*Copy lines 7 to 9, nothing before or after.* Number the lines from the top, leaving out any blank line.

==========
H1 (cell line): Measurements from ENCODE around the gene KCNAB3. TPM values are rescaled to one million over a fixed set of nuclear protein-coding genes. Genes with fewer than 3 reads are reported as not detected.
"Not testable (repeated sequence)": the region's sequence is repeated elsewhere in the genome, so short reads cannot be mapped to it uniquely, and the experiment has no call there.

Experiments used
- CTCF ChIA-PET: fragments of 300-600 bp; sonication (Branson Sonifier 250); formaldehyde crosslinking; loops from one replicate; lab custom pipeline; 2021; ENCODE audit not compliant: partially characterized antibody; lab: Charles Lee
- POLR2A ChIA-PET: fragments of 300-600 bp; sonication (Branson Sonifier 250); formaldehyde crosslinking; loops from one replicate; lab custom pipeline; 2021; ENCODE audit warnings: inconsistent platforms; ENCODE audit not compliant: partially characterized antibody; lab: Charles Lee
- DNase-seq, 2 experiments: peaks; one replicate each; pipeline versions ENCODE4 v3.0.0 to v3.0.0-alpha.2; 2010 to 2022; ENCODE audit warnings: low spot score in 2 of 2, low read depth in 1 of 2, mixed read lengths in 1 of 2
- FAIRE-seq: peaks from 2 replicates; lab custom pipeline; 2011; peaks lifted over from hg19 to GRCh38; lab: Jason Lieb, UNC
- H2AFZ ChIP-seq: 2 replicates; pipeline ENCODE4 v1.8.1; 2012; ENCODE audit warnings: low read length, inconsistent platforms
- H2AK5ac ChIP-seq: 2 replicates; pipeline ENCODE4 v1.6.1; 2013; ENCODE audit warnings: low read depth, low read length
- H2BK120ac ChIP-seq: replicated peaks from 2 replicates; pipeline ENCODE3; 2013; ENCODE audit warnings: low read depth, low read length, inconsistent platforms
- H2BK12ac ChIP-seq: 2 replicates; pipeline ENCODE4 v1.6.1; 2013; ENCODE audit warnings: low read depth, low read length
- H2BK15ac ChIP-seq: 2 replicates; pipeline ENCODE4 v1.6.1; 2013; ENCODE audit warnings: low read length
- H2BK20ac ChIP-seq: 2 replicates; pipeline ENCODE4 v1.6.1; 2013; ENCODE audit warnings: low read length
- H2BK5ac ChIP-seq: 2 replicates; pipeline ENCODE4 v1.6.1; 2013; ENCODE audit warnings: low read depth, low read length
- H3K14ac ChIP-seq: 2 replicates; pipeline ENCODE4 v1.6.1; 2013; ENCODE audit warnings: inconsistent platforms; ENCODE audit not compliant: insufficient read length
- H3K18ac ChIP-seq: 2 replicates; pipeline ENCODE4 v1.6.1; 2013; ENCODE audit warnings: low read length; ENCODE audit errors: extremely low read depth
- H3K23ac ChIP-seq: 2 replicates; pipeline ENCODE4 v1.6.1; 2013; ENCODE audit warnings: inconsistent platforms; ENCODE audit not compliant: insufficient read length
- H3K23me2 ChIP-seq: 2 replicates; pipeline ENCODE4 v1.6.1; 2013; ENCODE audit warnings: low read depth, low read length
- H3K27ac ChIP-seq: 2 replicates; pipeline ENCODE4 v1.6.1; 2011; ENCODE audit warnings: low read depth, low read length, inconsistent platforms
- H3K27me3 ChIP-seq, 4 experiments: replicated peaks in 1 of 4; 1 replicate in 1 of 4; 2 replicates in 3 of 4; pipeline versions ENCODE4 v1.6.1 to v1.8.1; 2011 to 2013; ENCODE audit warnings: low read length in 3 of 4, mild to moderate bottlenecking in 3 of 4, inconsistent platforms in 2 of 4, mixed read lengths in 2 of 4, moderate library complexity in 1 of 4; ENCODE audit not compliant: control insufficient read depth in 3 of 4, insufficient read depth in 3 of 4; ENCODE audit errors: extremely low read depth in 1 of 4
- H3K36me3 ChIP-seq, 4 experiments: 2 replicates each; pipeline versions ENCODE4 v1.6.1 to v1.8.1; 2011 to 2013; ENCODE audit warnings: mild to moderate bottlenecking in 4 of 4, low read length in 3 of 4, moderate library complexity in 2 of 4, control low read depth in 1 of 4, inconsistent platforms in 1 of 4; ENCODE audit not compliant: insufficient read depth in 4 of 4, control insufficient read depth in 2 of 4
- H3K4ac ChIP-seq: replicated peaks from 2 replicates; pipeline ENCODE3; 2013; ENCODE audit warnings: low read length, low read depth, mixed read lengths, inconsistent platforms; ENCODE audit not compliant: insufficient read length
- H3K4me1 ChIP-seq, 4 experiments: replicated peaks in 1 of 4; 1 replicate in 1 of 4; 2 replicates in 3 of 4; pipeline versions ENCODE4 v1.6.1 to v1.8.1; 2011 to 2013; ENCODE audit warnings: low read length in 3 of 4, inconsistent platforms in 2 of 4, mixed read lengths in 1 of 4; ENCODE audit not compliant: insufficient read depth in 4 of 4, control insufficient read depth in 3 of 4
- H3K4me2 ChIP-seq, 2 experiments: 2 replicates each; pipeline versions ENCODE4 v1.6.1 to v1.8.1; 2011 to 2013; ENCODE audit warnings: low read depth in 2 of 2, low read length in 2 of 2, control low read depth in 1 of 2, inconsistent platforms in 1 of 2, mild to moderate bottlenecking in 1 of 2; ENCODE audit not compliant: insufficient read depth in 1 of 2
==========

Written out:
- FAIRE-seq: peaks from 2 replicates; lab custom pipeline; 2011; peaks lifted over from hg19 to GRCh38; lab: Jason Lieb, UNC
- H2AFZ ChIP-seq: 2 replicates; pipeline ENCODE4 v1.8.1; 2012; ENCODE audit warnings: low read length, inconsistent platforms
- H2AK5ac ChIP-seq: 2 replicates; pipeline ENCODE4 v1.6.1; 2013; ENCODE audit warnings: low read depth, low read length